I’ve been writing my blog for six months now and I want to take things up a notch.
I’m pleased with how things have gone. I have posted steadily and consistently. Readership has grown week on week, month on month. I could stick with what I’ve been doing. It seems to be working, but I think there’s an opportunity to do more.
To date, the work I’ve done on the blog has been based on what I’ve learnt from reading articles and from following other bloggers. There is a lot of information out there, the majority of which is free. The challenge is to know which advice to follow and, more importantly, to put it into action.
The purpose of this series of posts is to recount my experience using a ‘blog improvement course’ (for want of a better term) that I’ve paid for.
My Blog Is Growing As It Is – Why Do I Want To Change What I’m Doing
I won’t be changing what I’m doing, I’ll be adding to it. I will maintain my twice a week posting schedule. I’ll continue to respond to comments and emails. I’ll continue to use Twitter in the sporadic way that I do currently (unless the course calls for some improvements in my approach, which I will of course implement).
My reason for mixing things up a little bit are twofold:
I want to follow a course that has a series of actionable steps that I can follow, without having to think about it
This seems an odd thing to say. Mindlessly following a series of instructions is not generally deemed the optimal route towards successful entrepreneurship.
However, one thing I’ve learnt with blogging so far is that most favourable results don’t occur immediately after the relevant action has been taken. A seemingly innocuous decision to write about a particular topic can lead to a traffic boost many weeks down the line.
Sometimes, you just have to take some action.
So, for the sake of a few dollars, and “31 days” of potentially-wasted effort (there is no risk that this will be wasted effort), I am prepared to put my trust in one of the most successful, and thoughtful, bloggers on the planet to tell me what actions to take.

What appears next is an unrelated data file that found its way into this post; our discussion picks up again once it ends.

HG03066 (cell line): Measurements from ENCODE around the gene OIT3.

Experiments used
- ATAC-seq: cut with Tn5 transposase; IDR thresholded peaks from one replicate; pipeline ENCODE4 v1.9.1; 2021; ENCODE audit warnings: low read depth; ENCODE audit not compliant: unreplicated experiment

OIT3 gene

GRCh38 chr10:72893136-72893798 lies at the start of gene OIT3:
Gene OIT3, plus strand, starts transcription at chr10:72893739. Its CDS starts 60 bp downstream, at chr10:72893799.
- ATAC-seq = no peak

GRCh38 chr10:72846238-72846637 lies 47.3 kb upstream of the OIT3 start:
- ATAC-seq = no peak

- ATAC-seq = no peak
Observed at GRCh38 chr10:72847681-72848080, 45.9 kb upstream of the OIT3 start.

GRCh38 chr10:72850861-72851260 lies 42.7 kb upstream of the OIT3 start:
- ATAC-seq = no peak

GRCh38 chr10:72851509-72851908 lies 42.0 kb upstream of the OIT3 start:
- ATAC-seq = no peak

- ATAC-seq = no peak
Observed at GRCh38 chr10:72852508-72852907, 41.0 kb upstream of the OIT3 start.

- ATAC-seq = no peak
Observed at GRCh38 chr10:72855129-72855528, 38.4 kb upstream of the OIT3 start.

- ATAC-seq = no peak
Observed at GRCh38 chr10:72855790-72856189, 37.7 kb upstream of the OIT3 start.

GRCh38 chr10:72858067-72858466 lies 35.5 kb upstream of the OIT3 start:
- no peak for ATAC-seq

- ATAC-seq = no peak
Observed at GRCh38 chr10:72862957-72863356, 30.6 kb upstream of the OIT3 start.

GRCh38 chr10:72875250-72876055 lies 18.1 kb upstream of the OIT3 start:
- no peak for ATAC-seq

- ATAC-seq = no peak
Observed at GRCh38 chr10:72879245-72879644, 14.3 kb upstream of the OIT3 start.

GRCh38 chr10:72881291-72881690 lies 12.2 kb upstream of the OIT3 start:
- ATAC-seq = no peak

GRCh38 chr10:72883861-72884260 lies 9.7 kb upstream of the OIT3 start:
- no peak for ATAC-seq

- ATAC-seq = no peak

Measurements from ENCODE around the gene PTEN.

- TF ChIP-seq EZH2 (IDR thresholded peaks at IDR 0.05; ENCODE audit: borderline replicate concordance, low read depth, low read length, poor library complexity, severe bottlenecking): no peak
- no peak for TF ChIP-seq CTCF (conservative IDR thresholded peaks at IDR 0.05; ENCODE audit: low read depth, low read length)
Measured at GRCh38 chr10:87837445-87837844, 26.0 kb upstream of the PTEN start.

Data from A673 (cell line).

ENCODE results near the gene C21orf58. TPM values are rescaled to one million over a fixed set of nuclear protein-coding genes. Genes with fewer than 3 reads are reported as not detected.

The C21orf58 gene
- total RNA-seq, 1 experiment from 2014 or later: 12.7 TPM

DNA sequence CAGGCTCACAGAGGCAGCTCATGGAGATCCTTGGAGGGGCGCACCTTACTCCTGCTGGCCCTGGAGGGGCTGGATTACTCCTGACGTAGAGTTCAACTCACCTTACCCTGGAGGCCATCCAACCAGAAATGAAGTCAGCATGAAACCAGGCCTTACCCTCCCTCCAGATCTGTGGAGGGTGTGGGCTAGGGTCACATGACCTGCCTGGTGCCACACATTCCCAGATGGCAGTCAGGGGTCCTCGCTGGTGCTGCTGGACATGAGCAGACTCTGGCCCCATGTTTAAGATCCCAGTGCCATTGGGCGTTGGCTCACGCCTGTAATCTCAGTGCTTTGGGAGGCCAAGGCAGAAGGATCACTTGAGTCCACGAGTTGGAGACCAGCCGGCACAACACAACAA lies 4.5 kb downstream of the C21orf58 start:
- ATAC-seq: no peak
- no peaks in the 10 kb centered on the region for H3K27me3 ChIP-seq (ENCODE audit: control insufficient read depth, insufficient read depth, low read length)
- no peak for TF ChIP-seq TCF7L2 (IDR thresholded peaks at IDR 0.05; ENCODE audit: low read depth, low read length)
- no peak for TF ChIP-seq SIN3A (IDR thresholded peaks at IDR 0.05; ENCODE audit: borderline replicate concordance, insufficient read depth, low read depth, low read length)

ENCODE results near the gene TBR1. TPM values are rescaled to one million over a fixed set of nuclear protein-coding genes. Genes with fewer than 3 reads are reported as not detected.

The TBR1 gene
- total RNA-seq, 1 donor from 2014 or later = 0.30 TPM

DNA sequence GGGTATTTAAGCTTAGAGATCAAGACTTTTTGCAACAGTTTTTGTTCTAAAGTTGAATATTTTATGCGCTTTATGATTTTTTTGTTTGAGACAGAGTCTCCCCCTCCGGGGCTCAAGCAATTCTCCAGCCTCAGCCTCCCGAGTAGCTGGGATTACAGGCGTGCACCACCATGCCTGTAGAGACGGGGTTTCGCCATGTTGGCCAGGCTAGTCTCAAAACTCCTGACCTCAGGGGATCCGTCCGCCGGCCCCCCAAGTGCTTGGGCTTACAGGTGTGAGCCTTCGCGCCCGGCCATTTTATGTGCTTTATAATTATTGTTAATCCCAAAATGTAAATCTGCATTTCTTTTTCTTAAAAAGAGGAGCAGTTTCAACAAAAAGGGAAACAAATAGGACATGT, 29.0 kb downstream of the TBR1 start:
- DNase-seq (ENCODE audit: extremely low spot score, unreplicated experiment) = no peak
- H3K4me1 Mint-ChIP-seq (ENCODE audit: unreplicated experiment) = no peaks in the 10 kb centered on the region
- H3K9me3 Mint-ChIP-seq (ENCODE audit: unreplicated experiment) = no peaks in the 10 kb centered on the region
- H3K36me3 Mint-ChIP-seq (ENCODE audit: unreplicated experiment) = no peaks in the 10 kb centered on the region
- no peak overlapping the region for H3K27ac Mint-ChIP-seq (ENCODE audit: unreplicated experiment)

I want to put ‘skin in the game’
By paying for a course, I have already made an investment in the success of the exercise. It is therefore more likely that I will also invest the time and effort necessary to follow the course to its conclusion.
I want to stop reading. I want to start doing.
Which Course Will I Follow?
I have purchased, and will be working through, ‘31 Days To Build A Better Blog’ by Darren Rowse (aka the Problogger). The eagle-eyed amongst you will have spotted that this is an e-book rather than a true course. Bite me. I’ll be following the tasks sequentially, so I will be treating it as a course.
As the name suggests, the book is divided into 31 daily tasks, with associated teaching around each task, as well as further reading should I wish to know more. Clearly the idea is to complete the course in a month, but I’ll probably undertake it on a slightly slower schedule.
How Will I Record My Progress?
Why in this here series of posts, of course.
I haven’t decided exactly how I’ll do that. I might write about each task in turn or I might recount progress on, say, a weekly basis, with each week representing 4 or 5 completed tasks.
The aim of this exercise is to show the results of undertaking the course, rather than reveal explicitly what is contained within the book itself. I will therefore focus on what I did in response to each task and the results (however they might manifest themselves).
Clearly my account will give a sense of what each task is. If you’re persuaded as to the course’s value, I’m sure you’ll want to buy the book itself, to get the associated teaching and to interpret the information in the way that best suits your own blog’s requirements.
What Happens Next?
In my next post I’ll look at the current status of my blog: what I’ve done so far, both on and off the blog; traffic statistics; my objectives for the future.
With a baseline set, hopefully we’ll be able to judge the impact of the actions I take as I work through the ’31 Days To Build A Better Blog’ course.
In the meantime, happy blogging!